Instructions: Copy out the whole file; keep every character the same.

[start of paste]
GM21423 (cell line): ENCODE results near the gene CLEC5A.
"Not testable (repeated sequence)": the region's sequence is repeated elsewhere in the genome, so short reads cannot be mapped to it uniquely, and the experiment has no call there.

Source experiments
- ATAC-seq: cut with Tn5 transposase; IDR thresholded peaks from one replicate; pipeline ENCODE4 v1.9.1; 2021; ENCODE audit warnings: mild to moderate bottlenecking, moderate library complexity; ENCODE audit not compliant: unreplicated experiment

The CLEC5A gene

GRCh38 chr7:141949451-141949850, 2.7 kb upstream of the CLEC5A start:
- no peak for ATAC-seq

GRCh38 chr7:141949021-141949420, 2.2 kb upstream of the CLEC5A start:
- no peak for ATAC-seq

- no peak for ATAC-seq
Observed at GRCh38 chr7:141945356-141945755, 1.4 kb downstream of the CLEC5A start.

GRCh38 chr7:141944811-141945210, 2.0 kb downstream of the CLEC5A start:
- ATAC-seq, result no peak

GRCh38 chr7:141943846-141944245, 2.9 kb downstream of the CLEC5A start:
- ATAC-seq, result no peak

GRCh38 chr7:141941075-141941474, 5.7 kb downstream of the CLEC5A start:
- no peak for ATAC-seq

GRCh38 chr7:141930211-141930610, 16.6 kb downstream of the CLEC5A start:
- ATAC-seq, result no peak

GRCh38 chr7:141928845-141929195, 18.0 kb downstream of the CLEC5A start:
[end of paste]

GM21423 (cell line): ENCODE results near the gene CLEC5A.
"Not testable (repeated sequence)": the region's sequence is repeated elsewhere in the genome, so short reads cannot be mapped to it uniquely, and the experiment has no call there.

Source experiments
- ATAC-seq: cut with Tn5 transposase; IDR thresholded peaks from one replicate; pipeline ENCODE4 v1.9.1; 2021; ENCODE audit warnings: mild to moderate bottlenecking, moderate library complexity; ENCODE audit not compliant: unreplicated experiment

The CLEC5A gene

GRCh38 chr7:141949451-141949850, 2.7 kb upstream of the CLEC5A start:
- no peak for ATAC-seq

GRCh38 chr7:141949021-141949420, 2.2 kb upstream of the CLEC5A start:
- no peak for ATAC-seq

- no peak for ATAC-seq
Observed at GRCh38 chr7:141945356-141945755, 1.4 kb downstream of the CLEC5A start.

GRCh38 chr7:141944811-141945210, 2.0 kb downstream of the CLEC5A start:
- ATAC-seq, result no peak

GRCh38 chr7:141943846-141944245, 2.9 kb downstream of the CLEC5A start:
- ATAC-seq, result no peak

GRCh38 chr7:141941075-141941474, 5.7 kb downstream of the CLEC5A start:
- no peak for ATAC-seq

GRCh38 chr7:141930211-141930610, 16.6 kb downstream of the CLEC5A start:
- ATAC-seq, result no peak

GRCh38 chr7:141928845-141929195, 18.0 kb downstream of the CLEC5A start: